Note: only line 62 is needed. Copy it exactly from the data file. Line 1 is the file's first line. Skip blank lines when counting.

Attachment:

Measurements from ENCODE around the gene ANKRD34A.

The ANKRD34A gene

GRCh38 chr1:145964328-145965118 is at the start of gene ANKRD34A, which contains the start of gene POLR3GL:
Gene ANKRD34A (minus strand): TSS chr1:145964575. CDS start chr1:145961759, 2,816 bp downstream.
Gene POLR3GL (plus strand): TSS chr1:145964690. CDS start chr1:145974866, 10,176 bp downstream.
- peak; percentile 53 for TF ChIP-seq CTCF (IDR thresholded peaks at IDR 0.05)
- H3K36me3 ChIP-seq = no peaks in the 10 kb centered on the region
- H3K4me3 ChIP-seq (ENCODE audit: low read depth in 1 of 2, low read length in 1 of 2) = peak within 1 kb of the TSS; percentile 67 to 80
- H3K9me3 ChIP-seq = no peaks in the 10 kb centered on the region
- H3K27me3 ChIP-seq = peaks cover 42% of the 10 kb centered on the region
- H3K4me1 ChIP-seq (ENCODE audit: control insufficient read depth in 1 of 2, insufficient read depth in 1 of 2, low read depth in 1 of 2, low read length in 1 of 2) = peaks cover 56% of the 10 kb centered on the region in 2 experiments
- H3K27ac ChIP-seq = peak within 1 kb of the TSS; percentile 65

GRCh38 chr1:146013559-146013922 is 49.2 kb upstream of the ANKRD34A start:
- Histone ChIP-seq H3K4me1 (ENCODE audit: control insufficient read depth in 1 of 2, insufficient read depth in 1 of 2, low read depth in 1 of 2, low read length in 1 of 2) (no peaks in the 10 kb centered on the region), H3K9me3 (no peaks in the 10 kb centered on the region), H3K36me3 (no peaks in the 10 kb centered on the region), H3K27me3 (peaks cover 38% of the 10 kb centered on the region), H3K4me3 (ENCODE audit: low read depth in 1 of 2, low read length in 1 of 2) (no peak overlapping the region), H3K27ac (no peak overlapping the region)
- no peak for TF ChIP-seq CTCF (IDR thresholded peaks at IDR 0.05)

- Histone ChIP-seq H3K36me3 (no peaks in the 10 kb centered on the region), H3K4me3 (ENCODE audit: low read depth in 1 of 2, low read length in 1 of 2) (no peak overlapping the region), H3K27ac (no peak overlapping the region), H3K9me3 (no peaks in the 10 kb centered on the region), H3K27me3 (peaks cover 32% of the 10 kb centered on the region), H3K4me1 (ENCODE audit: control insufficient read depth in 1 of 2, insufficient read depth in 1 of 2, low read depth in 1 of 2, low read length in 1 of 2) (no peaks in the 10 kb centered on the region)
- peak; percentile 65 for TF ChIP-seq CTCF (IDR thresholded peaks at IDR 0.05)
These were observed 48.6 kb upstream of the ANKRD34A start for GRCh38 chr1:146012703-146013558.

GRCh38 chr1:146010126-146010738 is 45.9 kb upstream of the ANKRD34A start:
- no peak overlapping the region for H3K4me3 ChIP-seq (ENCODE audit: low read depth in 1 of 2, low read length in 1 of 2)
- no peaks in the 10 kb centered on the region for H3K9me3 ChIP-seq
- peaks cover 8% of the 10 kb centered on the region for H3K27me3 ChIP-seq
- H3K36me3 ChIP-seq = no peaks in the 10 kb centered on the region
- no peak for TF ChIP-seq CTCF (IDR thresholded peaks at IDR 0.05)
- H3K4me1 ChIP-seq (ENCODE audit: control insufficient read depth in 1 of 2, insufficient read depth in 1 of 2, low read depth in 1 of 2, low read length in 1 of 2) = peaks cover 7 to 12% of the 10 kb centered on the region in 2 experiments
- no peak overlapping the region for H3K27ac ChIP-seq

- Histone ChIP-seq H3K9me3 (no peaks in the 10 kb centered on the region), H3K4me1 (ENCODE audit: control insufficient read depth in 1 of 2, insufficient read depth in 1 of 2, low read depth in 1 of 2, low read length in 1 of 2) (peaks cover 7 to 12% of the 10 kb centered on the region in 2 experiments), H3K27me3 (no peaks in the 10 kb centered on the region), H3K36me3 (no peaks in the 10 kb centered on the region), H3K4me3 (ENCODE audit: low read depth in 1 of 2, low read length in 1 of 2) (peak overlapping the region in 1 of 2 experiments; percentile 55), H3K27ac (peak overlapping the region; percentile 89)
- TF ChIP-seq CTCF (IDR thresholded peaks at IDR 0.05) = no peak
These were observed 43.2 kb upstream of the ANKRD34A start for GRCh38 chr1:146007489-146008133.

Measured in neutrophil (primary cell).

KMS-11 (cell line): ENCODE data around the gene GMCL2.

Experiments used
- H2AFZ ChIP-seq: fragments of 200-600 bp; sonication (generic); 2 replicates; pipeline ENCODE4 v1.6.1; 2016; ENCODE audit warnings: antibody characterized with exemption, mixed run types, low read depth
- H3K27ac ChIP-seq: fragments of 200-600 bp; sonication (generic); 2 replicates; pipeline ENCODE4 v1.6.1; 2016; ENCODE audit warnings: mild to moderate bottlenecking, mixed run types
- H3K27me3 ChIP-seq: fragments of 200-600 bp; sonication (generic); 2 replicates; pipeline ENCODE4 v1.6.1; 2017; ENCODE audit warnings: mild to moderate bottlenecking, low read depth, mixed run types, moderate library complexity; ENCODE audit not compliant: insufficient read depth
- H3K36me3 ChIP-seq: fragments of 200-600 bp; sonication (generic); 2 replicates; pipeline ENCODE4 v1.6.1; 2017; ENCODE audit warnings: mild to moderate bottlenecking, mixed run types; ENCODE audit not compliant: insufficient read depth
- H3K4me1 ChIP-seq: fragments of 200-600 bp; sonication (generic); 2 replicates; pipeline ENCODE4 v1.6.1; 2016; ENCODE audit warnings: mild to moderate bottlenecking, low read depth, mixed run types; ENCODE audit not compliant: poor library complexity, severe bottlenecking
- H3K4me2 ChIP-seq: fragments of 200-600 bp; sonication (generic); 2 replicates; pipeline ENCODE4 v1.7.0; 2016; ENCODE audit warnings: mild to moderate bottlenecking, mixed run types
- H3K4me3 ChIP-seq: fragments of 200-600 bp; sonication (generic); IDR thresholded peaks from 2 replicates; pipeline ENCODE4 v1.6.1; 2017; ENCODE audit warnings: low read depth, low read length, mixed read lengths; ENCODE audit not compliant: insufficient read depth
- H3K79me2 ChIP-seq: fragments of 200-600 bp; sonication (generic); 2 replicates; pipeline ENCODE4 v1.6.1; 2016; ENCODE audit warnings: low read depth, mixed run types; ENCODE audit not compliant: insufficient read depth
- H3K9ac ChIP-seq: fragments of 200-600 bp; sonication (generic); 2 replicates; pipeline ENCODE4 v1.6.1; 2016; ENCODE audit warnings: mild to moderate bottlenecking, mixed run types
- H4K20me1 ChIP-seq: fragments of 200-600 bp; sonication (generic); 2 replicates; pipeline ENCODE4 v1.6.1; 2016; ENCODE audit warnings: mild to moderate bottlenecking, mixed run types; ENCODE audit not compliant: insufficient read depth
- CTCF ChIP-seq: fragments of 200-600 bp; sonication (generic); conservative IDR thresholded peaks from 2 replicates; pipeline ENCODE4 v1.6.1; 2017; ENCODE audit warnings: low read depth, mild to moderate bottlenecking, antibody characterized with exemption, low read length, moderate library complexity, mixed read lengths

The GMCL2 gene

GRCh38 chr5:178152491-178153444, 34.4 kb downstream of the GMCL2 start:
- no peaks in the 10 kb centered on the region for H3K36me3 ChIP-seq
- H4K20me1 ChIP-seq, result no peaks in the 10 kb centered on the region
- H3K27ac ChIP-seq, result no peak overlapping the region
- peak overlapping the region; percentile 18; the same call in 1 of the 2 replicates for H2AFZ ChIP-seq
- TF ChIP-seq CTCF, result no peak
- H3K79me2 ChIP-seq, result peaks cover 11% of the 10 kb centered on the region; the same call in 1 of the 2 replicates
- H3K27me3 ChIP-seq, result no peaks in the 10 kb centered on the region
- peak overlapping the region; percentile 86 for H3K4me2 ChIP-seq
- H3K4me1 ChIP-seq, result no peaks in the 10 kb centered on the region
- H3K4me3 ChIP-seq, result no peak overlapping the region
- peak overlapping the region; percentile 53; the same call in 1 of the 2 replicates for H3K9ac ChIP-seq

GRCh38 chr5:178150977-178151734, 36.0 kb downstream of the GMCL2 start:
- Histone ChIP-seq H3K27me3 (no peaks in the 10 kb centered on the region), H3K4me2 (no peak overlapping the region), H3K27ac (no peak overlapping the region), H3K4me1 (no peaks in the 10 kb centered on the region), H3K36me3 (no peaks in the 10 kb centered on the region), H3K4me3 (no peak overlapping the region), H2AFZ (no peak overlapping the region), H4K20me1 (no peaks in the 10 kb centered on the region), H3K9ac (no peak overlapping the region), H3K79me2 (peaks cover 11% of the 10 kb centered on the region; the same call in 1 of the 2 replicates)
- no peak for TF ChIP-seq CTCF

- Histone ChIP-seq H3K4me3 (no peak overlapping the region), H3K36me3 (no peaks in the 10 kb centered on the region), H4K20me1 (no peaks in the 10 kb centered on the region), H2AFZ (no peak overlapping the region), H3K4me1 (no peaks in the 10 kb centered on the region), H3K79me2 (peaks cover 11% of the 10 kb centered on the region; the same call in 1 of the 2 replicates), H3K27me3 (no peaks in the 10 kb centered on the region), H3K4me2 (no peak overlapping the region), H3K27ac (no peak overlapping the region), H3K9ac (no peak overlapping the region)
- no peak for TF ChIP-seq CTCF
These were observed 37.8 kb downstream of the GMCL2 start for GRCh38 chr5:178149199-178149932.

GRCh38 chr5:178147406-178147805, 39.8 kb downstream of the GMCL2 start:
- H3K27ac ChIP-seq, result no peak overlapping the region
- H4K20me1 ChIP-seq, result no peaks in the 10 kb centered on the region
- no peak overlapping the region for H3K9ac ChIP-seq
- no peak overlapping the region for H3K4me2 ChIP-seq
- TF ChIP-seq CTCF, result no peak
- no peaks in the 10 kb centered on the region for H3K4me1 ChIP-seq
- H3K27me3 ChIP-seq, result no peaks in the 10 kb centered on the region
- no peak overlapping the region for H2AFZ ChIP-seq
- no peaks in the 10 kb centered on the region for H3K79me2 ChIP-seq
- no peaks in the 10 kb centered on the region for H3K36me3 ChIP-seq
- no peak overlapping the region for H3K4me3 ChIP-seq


These were observed 37.8 kb downstream of the GMCL2 start for GRCh38 chr5:178149199-178149932.